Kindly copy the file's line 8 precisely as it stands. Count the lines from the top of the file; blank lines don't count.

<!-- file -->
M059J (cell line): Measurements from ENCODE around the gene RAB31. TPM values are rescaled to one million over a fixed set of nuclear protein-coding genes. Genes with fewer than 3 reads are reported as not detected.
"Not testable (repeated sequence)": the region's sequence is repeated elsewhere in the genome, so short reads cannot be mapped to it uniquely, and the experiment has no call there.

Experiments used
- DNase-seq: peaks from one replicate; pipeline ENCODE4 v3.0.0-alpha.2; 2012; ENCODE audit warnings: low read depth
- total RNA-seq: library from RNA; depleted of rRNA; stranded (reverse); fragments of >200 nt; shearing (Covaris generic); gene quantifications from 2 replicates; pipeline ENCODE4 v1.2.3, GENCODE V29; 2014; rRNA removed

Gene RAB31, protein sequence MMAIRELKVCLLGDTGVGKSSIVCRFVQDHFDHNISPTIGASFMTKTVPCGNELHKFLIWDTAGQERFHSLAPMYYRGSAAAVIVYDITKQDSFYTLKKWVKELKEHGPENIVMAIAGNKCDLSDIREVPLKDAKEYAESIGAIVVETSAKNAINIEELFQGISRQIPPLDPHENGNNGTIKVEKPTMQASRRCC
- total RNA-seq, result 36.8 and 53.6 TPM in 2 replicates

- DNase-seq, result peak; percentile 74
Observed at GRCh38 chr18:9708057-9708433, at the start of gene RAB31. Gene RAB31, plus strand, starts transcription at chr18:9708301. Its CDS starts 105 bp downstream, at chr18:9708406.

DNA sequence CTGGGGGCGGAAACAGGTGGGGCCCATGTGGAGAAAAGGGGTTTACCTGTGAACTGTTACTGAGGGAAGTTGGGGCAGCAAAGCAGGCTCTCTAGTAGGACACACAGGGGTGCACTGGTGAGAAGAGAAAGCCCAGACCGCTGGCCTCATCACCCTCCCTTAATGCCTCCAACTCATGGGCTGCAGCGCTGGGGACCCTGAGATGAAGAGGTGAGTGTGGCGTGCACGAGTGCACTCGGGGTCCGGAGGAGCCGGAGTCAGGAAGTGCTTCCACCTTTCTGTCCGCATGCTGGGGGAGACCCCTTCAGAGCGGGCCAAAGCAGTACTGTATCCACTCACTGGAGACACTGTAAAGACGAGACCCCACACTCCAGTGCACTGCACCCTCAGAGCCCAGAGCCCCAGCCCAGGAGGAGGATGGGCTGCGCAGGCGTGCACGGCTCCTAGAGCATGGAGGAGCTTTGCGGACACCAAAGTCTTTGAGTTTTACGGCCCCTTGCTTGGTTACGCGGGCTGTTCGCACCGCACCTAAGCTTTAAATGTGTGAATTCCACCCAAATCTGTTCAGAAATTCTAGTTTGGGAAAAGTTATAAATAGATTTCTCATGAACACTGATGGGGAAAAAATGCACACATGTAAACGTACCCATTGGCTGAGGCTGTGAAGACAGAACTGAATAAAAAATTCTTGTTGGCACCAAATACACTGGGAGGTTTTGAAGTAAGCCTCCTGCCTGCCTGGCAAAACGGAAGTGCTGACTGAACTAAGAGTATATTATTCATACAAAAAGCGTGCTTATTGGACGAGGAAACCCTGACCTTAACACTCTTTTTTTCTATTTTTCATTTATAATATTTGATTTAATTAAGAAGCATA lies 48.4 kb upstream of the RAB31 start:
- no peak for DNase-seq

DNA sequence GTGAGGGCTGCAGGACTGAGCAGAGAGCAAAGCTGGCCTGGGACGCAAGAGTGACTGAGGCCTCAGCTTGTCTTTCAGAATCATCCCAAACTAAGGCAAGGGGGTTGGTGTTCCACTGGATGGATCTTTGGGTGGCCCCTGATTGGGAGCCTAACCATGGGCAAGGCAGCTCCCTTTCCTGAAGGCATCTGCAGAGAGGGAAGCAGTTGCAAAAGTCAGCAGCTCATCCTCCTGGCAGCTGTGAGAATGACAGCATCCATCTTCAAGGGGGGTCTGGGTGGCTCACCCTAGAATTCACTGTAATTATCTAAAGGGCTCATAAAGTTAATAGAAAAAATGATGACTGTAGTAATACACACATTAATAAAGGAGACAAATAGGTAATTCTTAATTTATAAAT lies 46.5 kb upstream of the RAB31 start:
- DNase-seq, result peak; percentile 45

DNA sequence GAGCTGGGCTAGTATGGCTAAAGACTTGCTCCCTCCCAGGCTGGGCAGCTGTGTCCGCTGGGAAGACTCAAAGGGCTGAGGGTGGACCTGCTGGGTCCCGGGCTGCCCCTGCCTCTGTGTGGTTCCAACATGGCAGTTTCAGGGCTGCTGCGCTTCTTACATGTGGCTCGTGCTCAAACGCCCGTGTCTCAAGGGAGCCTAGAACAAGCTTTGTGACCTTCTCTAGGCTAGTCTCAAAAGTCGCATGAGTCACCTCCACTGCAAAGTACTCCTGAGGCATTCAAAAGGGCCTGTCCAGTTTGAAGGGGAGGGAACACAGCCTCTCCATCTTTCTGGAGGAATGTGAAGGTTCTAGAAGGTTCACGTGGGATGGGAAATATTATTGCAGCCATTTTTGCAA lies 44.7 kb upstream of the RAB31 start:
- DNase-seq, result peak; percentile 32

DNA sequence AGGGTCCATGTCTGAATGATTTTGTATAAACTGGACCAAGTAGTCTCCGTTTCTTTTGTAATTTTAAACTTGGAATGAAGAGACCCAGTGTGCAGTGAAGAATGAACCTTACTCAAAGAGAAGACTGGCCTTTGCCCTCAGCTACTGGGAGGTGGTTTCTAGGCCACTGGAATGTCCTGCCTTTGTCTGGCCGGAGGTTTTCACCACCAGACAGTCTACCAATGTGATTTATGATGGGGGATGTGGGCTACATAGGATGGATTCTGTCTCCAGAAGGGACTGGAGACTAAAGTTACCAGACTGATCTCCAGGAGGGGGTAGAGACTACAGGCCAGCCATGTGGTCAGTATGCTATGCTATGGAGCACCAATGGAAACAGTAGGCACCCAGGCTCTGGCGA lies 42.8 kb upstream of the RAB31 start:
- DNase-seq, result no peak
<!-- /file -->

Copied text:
- DNase-seq, result peak; percentile 74